Former N.S. premier and pioneering farmer Roger Bacon has died

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Roger Bacon, left, is shown in 2017 at Province House in Halifax. (Jean Laroche/CBC - image credit)
Roger Bacon, left, is shown in 2017 at Province House in Halifax. (Jean Laroche/CBC - image credit)

Roger Bacon, an auctioneer and farmer-turned politician who briefly served as Nova Scotia premier in the early 1990s following the resignation of John Buchanan, died Monday evening at the age of 95.

The lifelong dairy farmer may have led the province for fewer than six months, but he left his mark in other ways, including helping pioneer the cultivation of blueberries in Nova Scotia.

He was also a lifelong advocate for agricultural education, a dedication that earned him an honorary doctorate from Dalhousie University in 2005. The university's faculty of agriculture also offers a scholarship in his name, awarded to a Nova Scotia student planning a career in farming.

Although Bacon sat in the Nova Scotia House of Assembly for 23 years, representing the people of Cumberland East, now Cumberland South, he was a reluctant politician, according to his granddaughter Patricia Auchnie.

She said he initially had to be convinced to run for public office, first municipally, then provincially.

"He reached so many people," said Auchnie. "He cared about other people."

CBC
CBC

Recalling his easy manner in dealing with others, Auchnie said Bacon "made you feel like the most important person in the room."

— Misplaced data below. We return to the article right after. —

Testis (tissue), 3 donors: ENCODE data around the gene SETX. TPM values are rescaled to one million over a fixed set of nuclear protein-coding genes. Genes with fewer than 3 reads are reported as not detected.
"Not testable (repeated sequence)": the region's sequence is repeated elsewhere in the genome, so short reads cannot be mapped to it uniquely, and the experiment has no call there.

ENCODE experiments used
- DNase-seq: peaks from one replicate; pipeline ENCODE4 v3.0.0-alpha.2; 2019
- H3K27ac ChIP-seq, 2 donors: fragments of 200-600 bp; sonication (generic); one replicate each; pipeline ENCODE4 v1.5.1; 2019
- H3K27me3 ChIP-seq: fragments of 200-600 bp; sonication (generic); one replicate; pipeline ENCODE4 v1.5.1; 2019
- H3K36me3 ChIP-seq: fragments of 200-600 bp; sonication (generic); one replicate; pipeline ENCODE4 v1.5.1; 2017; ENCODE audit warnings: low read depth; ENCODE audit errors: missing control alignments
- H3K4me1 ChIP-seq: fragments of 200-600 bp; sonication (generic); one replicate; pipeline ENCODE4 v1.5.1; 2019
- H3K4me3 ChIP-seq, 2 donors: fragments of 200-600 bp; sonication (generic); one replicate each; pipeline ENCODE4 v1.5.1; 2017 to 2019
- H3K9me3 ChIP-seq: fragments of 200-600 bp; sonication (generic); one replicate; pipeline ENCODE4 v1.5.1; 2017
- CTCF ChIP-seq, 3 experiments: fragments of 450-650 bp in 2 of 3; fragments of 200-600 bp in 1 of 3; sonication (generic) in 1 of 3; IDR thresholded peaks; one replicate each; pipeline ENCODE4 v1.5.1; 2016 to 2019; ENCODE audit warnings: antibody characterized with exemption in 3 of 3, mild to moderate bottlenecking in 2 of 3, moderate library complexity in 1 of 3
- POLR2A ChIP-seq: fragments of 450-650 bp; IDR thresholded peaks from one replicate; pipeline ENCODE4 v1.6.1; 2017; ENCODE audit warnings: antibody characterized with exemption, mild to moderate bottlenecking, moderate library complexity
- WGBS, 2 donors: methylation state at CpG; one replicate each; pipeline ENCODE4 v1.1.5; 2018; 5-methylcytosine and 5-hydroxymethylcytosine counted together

Bacon was first elected to Province House in 1970, but it wasn't until his third consecutive win in 1978 that he was named to cabinet by Buchanan, the Progressive Conservative leader who became premier following the party's election victory that year. Buchanan made him minister of tourism, then added environment to his responsibilities. Bacon then spent a decade as minister of agriculture.

In 1989, Buchanan named him deputy premier, just five months before Buchanan resigned to take a seat in the Canadian Senate. Bacon was chosen interim PC leader and named premier on Sept. 12, 1990. He handed over that job to Donald Cameron, who won the party's leadership in February 1991.

In a statement Tuesday, Premier Tim Houston called Bacon "a tireless and dedicated public servant and a pioneering farmer who helped transform Nova Scotia's blueberry industry."

"Our province is better and stronger because of his many contributions," said Houston.

The flags at Province House are flying at half-mast in honour of the former premier.

There's a Department of Agriculture building in the community of Bible Hill that carries his name, and there's a Roger Bacon bridge in the community of Nappan, not far from his family's farm.

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